NHSX has launched its clinical communication framework to help NHS trusts procure communication services.
The framework was launched in a bid to help phase out outdated technology like pagers and accelerate the adoption of proven digital communication tools.
Twenty-five suppliers were awarded a place on the framework, which will run from 3 August 2020 to 3 August 2022 with a possible further extension for 12 months.
Trusts procuring services through the framework will have access to support to guide them through the process.
“The suppliers have been assessed to ensure that they meet all legislative requirements; therefore no formal tendering is required, saving valuable time and money in the procurement process,” according to a statement on the framework’s website.
“The framework contains large national companies but also a healthy number of regional SMEs, and all can showcase their products via the framework, helping buyers to make informed local decisions.”
A tender notice prior to the frameworks publication, published on 1 May, revealed the Covid-19 pandemic had “accelerated the need to urgently deliver” health secretary Matt Hancock’s plan to phase out pagers by the end of 2021. The tender was published in late June.
The contract value was listed at £3million. Solutions were required to be compliant with GDPR and UK data protection laws.
Hancock announced in February 2019 that he was going to war with pagers.
NHS trusts will be required to phase out pagers by the end of 2021, with all hospitals expected to have plans and infrastructure in place to ensure this is possible by the end of September 2020.
Staff are expected use modern alternatives, such as mobile phones and apps, which can deliver more accurate two-way communications at a reduced cost.
The suppliers chosen for the framework:
- Armour Communications
- Barrier Networks
- Cinapsis SmarReferrals
- Dental triage
- Dictate IT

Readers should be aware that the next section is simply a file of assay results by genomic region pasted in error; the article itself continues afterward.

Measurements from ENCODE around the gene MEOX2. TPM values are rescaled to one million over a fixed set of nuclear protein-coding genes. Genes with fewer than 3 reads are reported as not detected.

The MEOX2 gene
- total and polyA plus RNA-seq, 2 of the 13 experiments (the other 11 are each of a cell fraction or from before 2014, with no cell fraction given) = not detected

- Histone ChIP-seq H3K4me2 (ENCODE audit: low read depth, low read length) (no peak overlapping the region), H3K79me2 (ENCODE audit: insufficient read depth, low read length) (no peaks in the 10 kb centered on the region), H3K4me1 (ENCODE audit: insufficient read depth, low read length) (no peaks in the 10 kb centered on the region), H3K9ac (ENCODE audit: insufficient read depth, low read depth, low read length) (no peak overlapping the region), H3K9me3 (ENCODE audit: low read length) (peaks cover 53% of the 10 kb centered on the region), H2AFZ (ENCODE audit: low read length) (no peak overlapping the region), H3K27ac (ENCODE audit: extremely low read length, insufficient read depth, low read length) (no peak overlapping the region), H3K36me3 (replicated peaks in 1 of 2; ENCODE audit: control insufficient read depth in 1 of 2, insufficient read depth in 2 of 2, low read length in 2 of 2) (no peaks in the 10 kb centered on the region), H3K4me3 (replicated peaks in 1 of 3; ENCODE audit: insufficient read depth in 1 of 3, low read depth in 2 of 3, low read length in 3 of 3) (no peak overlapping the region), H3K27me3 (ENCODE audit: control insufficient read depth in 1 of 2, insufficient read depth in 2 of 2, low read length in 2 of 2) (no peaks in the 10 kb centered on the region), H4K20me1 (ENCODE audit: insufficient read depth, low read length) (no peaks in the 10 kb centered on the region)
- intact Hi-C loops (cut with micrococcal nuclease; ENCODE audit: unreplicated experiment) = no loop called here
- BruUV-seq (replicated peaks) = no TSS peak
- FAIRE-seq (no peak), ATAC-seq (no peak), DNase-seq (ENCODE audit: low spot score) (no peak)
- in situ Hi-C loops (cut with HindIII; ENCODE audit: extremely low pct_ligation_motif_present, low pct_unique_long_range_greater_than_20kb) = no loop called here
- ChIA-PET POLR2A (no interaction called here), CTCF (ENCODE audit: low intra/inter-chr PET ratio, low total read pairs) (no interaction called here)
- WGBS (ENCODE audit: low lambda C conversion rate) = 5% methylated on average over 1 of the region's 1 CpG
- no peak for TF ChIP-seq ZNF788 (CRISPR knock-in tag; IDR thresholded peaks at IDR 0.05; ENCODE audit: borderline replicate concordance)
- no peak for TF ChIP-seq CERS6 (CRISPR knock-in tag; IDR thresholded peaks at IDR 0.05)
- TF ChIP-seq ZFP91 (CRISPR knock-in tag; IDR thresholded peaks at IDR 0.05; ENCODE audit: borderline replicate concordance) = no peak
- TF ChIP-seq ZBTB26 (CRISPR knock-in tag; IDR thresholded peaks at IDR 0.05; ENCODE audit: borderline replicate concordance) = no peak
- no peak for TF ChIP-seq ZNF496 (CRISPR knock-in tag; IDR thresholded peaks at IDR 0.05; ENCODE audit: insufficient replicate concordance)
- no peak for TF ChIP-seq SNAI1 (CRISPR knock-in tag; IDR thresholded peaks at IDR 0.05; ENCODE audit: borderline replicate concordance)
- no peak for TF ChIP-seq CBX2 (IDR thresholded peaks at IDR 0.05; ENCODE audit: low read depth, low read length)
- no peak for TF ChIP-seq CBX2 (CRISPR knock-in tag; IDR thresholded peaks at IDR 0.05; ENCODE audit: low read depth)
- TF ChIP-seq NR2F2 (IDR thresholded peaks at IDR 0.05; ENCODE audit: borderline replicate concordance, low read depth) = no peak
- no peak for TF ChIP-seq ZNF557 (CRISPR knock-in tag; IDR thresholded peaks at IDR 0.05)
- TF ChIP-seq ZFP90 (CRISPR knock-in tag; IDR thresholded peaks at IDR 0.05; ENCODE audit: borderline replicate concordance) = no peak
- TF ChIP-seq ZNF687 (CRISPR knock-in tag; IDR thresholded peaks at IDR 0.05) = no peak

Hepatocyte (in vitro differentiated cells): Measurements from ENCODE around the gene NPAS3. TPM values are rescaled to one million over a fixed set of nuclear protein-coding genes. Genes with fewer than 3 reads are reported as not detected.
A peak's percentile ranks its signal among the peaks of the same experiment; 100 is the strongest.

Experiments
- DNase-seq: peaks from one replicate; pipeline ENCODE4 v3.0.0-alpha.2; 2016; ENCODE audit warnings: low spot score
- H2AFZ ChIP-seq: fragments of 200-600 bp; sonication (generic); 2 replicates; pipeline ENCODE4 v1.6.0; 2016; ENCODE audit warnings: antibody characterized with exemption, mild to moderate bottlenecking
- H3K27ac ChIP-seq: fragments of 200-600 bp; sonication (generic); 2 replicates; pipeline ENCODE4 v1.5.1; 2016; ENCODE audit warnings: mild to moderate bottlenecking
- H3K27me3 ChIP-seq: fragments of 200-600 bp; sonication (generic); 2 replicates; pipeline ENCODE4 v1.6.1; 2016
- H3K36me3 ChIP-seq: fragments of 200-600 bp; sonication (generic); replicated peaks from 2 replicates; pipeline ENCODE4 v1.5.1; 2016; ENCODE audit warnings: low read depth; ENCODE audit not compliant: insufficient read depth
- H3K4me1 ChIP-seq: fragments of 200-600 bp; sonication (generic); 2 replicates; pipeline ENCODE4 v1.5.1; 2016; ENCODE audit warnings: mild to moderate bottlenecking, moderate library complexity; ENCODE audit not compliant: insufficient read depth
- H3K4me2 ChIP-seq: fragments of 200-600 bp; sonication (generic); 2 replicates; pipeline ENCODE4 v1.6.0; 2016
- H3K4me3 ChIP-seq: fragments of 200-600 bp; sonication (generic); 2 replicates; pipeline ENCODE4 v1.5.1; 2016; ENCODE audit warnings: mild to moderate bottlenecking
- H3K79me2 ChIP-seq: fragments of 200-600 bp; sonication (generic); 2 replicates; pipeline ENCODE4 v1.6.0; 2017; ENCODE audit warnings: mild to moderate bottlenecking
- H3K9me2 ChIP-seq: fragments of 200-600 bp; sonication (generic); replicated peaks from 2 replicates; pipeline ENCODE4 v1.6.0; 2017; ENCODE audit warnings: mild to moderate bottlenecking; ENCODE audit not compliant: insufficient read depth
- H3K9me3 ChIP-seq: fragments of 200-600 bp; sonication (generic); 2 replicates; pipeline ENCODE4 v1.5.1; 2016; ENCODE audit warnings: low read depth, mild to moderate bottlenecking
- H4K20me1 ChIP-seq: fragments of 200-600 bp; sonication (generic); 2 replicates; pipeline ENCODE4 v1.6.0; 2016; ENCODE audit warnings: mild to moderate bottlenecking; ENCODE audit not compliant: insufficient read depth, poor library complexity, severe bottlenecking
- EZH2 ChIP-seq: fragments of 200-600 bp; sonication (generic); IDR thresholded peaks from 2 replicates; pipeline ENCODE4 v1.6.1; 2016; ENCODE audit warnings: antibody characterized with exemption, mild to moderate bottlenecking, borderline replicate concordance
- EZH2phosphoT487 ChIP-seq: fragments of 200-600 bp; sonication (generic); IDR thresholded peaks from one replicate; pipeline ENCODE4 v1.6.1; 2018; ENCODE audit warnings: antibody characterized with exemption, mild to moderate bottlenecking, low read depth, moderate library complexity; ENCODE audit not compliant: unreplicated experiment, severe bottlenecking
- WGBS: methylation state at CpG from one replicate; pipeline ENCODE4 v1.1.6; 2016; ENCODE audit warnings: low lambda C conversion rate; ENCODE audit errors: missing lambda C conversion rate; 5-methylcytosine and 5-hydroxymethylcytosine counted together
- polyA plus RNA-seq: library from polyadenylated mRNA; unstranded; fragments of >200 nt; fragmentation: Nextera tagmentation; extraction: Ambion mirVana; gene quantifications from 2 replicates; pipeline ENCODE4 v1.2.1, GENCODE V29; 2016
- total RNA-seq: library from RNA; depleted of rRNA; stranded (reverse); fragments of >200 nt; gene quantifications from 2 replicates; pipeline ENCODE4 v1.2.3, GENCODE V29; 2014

- Engage Solutions Group
- Healthcent (trading as Signapps)
- Induction Healthcare Group
- Intechnology PLC
- Multitone Electronics
- NTT Limited
- Open Medical
- Pulse Health App
- RMJ Clinical Solution
- Softcat PLC
- Southern Communications Corporate Solutions
- System C Healthcare
6 August 2020 @ 16:47
The advantage of pagers was that they could be role – rather than person – specific.
The disadvantage of mobile phones is that they tend to be the property or responsibility of an individual, & the roles may be filled by different individuals over the course of 24 hours – or the individuals may change jobs, be on leave, not be on call, pass the responsibility for the role to a colleague or even let the phone discharge (or have it on charge).
Mobiles might well be better (& cheaper) for communication – but would they need to be additional to personal phones & allocated to a particular role (like pagers)? Modern phones are bulky:how many could the average junior doctor or anyone else with multiple roles carry?
If it was not one phone per staff member currently on a pager (I suspect far more than medical staff involved), does there need to be a Process for making sure that everyone (or at the least, the people sending out crash calls or tasked with locating people) knows who is occupying which role at that particular time?
August 1st will be even more of a nightmare than at present!
Any details on what Matt Hancock thinks the role of pagers is, whether he thinks those roles can be redesigned (if so, how) or whether the support services needed for mass replacement have been considered?